Connect with us
[the_ad id="89560"]

Alberta

Back in black: Alberta ends latest fiscal year with $3.9B surplus as oil, gas surge

Published

5 minute read

By Dean Bennett in Edmonton

Alberta is back in the black in a big way — turbocharged by high-flying oil prices.

The final number on the 2021-22 fiscal year, which ended on March 31, is a $3.9-billion surplus, Finance Minister Jason Nixon said Tuesday.

It’s the first time in seven years the provincial budget sports no red ink on the bottom line and it represents a head-spinning turnaround from the $18.2-billion deficit predicted when the budget was introduced during the throes of the COVID-19 pandemic in February 2021.

Nixon said the goal is to use the windfall to build up the province’s $18.7 billion savings nest egg — the Alberta Heritage Trust Fund — while examining further ways to help Albertans get through the current stretch of high inflation.

“Most Albertans have witnessed volatile resource revenues before and dealt with the fallout when governments went right out and spent excessive revenues as soon as they had it,” said Nixon.

“The fact is what goes up will come down.

“That’s why we have focused on savings for the future to reduce the burden of debt to make life more affordable for Albertans.”

Alberta’s bread-and-butter oil and natural gas industries have soared in recent months as global economies ramped up while pandemic measures receded and Russia’s invasion of Ukraine disrupted worldwide energy supply.

In fact, the money has gushed in so copiously that Alberta managed to save more even as it spent more.

The province spent more than $64 billion in 2021-22 — about $2.5 billion more than originally budgeted due mainly to disaster assistance for drought-ravaged farmers.

Alberta is now almost a quarter of the way into the current 2022-23 budget year, which so far predicts a modest $511-million surplus.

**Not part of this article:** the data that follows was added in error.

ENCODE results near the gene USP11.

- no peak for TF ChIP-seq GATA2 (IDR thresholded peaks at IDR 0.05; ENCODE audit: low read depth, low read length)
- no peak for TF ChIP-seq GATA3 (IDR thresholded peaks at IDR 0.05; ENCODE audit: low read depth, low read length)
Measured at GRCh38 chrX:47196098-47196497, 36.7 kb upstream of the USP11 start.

Asked if he thinks the current year’s surplus could also end up being much larger, Nixon said he’ll have more information on that at the next update in August.

“My officials and my experts are still saying we need a little bit more time before we give that a proper answer,” he said.

Shannon Phillips, finance critic for the Opposition NDP, said Nixon and the United Conservative Party government, even with the windfall, are failing to deliver on promised funding for a range of public services, from education to ambulance response.

“Hundreds of thousands of Albertans can’t find a family doctor. Dozens of rural hospitals are partially closed. Urban emergency rooms are overwhelmed and ambulance wait times are longer than they have ever been,” said Phillips in a statement.

“Albertans can’t trust the UCP when they are worse off in every way despite $100 oil.”

Nixon said the government has launched initiatives to relieve inflationary pressures where possible. The province cut its share of the gasoline tax earlier this spring and $150 in electricity rebates will soon flow to cushion the impact of high prices.

The turnaround in the budget was propelled by $16.2 billion in non-renewable resource revenue — $13.3 billion more than expected at budget.

The budget predicted West Texas Intermediate, the benchmark price for North American oil, to average about US$46 a barrel. Instead, it averaged US$77 and currently hovers around US$110.

That money boosted all the other major line items.

Total revenue was $68 billion, about a third more than budgeted.

Corporate income tax came in at $4.7 billion, more than double what was expected.